Meet the power couple behind one of the very first vertical farming initiatives in London.

Meet Jamie, a British-American ex-airforce, ex-DJ, ex-Management Consultant, and Marie-Alexandrine, a French ex-Clinical Researcher, triple Masters-holder — turned entrepreneurs. Oh, and they have 2 kids.

We spoke to them to find out a little bit more about what it takes to run a successful urban farming business.

Today, Minicrops is a vertical, urban farming initiative that grow micro-greens & micro-veggies: shoots of vegetables such as rocket, radish, broccoli — and soon root vegetables — picked just after the first leaves have developed.

It’s the first initiative of Vertical Future, the parent company, which also builds devices that tackle air-pollution. Their crazy work hours are stemmed by a passion to build smarter technologies for healthier cities.

Jamie: “I work 80–90 hours a week on Minicrops, it’s insane. But it’s what is needed to succeed”.

Entering their warehouse in Deptford, it feels a little like stepping into high-tech laboratory, aside from the really loud techno music playing in the background. Turning the music down as he sees me enter, Jamie explains,

“I used to do a bit of DJ’ing on the side”. He stills dabbles in production from time to time.

I’m asked to put on plastic covers on my shoes as I’m showed around. They take hygiene seriously! Fluorescent LED lights, multi-level crop trays, screens monitoring crop growth and what looks like a pretty sophisticated irrigation system — this is what the future of food looks like.

Marie-Alexandrine: “We were really sick of being crammed into the tube everyday, it’s just not good for your health. We wanted more control over our life”

Successfully juggling family life with work, our couple seems to have it all — flexible hours, space for creativity, no commute, a good mix between physical, relationship and conceptual work, as well as pursuing a common passion.

The interest in urbanisation first arose when they had kids: “We started reading a interest ourselves with issues of living in cities — things like air pollution, food deserts, growing inequalities. Combined with the fact that people increasingly wanted nutritious, organic, local and sustainable foods we thought there was an untapped opportunity at tackling these both head on”.

Inspired by Square Roots (an urban farming initiative in the US, run by Elon Musk’s brother) Jamie and Marie-Alexandrine started looking for a space where they could set up their futuristic farm.

We talk about ‘post-organic’ farming.

“Organic is no longer enough,” they tell me, “the process can be quite wasteful of resources”. Post-organic goes a step further: entirely pesticide free, zero waste, farmed all year round with no negative impact on land, super low carbon footprint and reducing food miles by being hyper-local. It really does sound too good to be true.

“Population growth in cities is astounding and we need simply need better solutions,”

Jamie explains, “this is a win-win for the environment and consumers. Who wouldn’t want fresher, tastier and more nutritious food produced closer to home?” And they aren’t alone. London counts a handful of other urban farms, all with their quirks. Investors are also starting to take notice: US-based urban farm Inside Plenty recently raised $100m dollars from Softbank Fund, Alphabet and Amazon —effectively the largest AgTech investment in history.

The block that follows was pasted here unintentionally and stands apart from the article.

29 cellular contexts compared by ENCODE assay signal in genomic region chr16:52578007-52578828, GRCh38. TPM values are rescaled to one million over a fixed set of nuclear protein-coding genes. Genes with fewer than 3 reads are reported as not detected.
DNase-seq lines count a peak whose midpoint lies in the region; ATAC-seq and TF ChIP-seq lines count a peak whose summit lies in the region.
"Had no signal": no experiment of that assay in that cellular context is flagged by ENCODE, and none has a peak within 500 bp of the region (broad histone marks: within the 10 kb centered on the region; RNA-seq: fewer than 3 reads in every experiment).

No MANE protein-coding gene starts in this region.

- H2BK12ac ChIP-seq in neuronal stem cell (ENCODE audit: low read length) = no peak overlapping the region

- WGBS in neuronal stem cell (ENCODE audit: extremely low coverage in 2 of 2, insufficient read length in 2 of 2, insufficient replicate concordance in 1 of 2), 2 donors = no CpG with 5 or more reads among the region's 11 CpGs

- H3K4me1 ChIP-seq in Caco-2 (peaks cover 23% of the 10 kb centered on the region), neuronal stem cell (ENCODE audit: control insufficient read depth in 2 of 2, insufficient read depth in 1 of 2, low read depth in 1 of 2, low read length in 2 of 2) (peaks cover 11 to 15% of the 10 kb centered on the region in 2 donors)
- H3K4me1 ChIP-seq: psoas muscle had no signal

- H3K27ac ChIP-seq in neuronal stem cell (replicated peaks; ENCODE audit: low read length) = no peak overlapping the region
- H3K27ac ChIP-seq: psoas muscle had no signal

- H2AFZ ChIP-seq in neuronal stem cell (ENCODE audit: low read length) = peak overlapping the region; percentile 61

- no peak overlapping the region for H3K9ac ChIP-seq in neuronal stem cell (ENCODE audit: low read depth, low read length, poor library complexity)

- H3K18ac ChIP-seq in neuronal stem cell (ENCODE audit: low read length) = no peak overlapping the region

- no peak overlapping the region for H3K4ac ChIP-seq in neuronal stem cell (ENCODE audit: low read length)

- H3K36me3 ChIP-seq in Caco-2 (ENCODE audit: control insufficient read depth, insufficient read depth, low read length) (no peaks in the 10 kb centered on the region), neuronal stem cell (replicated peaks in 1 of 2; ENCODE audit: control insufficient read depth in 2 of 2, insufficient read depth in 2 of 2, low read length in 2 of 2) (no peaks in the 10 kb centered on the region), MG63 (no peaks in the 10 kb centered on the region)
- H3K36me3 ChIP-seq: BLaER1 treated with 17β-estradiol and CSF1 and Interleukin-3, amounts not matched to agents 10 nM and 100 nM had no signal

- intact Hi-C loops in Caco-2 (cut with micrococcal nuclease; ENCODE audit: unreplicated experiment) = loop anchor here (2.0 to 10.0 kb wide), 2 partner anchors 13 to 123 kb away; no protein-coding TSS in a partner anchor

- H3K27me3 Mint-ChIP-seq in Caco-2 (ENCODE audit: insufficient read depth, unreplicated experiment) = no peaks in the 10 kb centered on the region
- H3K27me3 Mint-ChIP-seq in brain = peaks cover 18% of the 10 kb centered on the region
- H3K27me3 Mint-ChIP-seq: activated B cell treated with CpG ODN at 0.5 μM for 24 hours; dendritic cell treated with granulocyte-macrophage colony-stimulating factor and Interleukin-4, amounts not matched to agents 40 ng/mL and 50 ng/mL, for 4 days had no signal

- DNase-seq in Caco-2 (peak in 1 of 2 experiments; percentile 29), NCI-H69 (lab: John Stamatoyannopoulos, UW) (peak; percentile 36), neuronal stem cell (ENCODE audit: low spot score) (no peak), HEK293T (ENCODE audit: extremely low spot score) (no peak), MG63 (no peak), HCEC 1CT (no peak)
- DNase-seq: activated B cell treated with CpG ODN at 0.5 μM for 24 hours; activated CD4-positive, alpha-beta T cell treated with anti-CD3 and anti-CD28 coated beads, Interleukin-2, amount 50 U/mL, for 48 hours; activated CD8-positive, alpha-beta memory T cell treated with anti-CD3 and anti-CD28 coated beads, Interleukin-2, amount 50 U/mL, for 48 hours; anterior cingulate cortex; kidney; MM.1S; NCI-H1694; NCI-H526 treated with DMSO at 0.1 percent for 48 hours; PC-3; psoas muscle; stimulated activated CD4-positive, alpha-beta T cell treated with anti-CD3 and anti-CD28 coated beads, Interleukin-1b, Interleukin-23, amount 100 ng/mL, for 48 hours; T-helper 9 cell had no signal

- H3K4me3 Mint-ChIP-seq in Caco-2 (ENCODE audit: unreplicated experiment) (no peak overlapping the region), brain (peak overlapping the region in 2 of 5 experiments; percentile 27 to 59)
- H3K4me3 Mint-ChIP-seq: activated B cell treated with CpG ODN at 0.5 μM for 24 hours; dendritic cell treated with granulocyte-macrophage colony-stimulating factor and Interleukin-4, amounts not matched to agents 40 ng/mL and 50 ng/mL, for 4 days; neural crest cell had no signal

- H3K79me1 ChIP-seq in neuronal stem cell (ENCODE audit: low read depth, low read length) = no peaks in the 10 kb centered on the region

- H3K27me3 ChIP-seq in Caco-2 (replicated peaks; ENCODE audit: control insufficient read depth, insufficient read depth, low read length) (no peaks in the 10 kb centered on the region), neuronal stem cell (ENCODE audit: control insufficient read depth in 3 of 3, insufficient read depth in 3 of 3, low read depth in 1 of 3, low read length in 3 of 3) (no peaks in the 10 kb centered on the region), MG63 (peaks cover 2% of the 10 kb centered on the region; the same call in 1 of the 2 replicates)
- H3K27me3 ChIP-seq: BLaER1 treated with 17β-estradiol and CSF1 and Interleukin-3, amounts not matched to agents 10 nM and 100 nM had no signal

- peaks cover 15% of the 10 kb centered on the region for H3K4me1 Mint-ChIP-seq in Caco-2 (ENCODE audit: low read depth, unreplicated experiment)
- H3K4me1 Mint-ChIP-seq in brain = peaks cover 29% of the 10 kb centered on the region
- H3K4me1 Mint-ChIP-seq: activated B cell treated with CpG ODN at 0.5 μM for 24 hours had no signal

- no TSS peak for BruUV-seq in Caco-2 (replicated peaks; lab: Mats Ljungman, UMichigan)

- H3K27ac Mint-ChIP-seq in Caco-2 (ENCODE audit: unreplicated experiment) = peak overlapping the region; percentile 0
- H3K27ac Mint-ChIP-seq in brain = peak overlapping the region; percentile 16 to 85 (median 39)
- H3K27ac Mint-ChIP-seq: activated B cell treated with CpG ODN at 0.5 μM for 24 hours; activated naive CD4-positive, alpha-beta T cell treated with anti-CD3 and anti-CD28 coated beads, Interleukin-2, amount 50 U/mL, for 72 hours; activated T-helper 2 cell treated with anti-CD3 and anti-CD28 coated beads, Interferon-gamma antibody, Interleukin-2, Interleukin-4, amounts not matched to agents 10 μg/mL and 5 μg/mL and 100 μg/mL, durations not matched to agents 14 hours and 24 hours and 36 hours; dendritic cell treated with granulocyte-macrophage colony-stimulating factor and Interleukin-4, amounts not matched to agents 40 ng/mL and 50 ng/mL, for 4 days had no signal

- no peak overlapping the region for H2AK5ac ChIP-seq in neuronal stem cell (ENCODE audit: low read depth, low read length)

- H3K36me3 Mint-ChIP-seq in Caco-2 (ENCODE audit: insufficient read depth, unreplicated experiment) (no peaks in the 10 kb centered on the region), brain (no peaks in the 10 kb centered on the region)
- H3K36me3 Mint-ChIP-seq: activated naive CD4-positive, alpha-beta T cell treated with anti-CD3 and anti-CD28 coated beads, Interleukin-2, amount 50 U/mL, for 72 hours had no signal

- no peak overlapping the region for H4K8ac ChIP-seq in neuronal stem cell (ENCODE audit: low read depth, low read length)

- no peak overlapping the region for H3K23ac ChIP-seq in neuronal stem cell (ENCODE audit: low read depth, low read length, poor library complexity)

While Marie-Alexandrine and Jamie are not quite there yet, their operation is steadily gaining traction. In the early days, they delivered everything themselves. They now have a driver and a small team to help with logistics servicing over 50 restaurants and a growing customer base.

Jamie: “I learnt a lot in the military but I just don’t like structure that much.”

Incredibly, Jamie just finished his PHD, specialising in health-related quality of life in elective orthopaedics alongside the struggle of start-up life. When asked how it does it all, Jamie tells me “I make sure that I get up well in the morning. In the Airforce, my bed always had to be perfect with 45 degree angles that you can bounce a coin off it… and all of that. Making sure that something is done really well… it’s one of the key things that I learnt, it sets me off on a good track.”

The biggest challenge the industry faces now is awareness and education. The good news for Minicrops is that an increasing amount of restaurants have nutrition in mind and are willing to try new things. Hence why the B2B business is booming.

Having heard the horror stories, we were dying to know how they were coping being both partners in life and business. A little knowing smile says it all: “It really hasn’t been an issue at all, we compliment each other really well and thankfully we’re not working 24h/7 together,” Marie-Alexandrine tells me. Turns out, Jamie’s ‘DJ’ing’ side hustle indirectly led to the founding of the venture— it’s where our lovely couple met.

“I was doing a set in Milton Keynes. We simply got chatting afterwards and the rest is history,” Jamie recounts.

We are more than excited to be supporting these amazing entrepreneurs, and you will soon be able to eat these micronutrient-rich micro-greens in Vita Mojo restaurants.